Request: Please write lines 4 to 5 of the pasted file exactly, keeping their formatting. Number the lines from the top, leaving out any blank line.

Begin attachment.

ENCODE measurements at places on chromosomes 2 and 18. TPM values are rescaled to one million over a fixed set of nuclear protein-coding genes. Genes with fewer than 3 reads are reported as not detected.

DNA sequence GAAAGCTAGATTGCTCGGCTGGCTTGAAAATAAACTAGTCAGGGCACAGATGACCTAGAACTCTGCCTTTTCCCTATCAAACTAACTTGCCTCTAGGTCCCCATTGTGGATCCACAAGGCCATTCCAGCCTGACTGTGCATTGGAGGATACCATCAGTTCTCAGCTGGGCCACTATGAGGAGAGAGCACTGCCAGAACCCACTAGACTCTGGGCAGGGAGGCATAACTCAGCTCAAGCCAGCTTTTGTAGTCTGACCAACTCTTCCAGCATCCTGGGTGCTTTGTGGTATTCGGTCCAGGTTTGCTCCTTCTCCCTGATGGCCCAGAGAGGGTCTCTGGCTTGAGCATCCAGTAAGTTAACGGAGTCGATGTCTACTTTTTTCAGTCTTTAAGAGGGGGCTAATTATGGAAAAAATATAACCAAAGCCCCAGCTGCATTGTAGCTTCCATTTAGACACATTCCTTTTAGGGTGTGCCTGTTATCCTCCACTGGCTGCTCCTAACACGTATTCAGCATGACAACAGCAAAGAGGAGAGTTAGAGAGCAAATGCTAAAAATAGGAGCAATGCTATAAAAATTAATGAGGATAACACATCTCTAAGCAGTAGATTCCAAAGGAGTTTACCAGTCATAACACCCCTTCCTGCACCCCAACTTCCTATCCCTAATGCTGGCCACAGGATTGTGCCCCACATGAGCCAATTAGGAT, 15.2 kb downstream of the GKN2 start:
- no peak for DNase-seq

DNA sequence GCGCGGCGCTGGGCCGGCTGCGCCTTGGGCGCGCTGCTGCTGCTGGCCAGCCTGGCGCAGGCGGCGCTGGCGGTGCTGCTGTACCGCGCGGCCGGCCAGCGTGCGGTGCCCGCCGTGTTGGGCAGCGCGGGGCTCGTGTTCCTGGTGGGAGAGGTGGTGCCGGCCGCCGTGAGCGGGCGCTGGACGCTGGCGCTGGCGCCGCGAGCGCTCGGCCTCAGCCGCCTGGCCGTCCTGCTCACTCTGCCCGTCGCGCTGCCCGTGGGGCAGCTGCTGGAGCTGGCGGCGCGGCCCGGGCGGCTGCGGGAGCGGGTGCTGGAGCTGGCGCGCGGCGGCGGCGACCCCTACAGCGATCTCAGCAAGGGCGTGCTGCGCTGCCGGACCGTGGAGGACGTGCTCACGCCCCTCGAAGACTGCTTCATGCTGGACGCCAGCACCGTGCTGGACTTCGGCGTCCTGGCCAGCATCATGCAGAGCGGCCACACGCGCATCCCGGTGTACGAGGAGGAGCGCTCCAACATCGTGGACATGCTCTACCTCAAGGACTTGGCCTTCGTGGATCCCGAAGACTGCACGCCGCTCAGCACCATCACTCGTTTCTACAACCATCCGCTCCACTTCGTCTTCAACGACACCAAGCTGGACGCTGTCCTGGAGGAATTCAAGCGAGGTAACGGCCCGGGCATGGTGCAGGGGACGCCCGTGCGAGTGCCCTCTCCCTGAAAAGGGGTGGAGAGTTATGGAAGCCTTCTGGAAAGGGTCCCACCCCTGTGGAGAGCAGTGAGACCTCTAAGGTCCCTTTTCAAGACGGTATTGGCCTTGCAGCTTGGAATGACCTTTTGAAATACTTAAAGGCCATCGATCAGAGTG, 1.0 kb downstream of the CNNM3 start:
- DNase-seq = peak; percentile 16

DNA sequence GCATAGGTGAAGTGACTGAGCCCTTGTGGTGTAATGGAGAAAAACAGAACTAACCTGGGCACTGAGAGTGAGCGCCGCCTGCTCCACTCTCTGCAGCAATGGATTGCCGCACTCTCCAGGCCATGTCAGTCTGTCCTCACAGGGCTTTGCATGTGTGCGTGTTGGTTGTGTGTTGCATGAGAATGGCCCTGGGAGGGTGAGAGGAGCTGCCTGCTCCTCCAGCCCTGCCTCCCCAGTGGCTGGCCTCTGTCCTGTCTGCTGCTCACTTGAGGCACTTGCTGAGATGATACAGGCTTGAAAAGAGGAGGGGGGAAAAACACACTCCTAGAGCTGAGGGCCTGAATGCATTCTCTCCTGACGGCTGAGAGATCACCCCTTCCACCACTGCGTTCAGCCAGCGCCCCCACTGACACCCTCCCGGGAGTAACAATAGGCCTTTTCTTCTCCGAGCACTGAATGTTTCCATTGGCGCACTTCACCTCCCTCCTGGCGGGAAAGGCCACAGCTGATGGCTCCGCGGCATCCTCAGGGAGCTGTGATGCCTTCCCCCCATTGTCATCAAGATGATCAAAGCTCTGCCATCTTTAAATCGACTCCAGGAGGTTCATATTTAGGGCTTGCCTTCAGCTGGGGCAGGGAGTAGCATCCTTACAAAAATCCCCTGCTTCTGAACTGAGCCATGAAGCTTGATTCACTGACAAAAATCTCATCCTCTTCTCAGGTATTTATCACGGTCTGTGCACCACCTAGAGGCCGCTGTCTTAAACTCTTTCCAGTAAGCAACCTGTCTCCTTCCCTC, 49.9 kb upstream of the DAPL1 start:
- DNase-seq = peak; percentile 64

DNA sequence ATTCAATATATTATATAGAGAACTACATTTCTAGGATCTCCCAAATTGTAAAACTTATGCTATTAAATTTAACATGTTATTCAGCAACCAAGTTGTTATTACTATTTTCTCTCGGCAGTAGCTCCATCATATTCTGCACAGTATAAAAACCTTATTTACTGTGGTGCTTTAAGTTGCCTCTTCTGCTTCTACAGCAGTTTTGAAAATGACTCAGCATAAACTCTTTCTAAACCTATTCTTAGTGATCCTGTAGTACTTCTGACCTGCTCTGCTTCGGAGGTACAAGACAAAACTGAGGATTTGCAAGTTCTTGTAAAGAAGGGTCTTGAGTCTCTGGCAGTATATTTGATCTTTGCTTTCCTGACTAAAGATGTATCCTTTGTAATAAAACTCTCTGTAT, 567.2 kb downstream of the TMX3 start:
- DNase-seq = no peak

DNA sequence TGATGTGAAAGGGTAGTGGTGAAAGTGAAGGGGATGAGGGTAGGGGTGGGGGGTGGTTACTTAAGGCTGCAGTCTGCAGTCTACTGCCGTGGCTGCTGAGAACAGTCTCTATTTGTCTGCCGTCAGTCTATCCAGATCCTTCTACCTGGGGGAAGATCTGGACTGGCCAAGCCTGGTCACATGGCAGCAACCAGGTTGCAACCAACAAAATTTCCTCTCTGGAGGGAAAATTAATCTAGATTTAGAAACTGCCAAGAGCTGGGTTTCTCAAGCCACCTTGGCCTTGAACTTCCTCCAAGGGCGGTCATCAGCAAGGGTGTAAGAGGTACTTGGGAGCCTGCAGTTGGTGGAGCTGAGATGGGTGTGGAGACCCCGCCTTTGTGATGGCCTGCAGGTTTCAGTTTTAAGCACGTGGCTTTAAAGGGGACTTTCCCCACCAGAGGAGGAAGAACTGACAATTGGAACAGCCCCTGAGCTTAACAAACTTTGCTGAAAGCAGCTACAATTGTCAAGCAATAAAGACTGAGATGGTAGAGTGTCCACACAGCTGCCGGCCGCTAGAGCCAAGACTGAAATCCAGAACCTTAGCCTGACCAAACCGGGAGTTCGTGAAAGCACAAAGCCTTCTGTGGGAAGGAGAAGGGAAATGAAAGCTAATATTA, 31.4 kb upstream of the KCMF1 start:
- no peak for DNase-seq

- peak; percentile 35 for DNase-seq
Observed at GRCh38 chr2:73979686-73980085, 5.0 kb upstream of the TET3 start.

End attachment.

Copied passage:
DNA sequence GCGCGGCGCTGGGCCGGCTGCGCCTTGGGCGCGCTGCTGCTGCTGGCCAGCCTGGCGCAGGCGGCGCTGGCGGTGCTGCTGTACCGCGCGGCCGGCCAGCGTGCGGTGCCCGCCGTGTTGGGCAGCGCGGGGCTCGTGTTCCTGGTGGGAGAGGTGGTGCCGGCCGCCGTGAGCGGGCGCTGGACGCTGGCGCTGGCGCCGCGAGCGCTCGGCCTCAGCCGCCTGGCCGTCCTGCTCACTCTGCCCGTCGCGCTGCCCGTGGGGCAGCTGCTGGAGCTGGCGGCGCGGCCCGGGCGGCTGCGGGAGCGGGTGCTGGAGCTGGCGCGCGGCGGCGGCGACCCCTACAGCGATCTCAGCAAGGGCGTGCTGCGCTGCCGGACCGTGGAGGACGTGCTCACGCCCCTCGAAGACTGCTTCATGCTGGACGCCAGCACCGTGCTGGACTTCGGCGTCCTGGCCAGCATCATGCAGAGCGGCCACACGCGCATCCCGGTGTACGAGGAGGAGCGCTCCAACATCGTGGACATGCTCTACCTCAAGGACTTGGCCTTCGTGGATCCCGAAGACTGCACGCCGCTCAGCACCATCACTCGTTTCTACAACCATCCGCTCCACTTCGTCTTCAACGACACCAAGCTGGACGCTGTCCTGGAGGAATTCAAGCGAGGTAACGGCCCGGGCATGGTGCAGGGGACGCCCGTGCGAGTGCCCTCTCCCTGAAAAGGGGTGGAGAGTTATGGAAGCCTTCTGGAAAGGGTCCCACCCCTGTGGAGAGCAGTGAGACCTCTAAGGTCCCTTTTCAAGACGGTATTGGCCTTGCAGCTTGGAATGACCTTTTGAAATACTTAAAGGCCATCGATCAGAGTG, 1.0 kb downstream of the CNNM3 start:
- DNase-seq = peak; percentile 16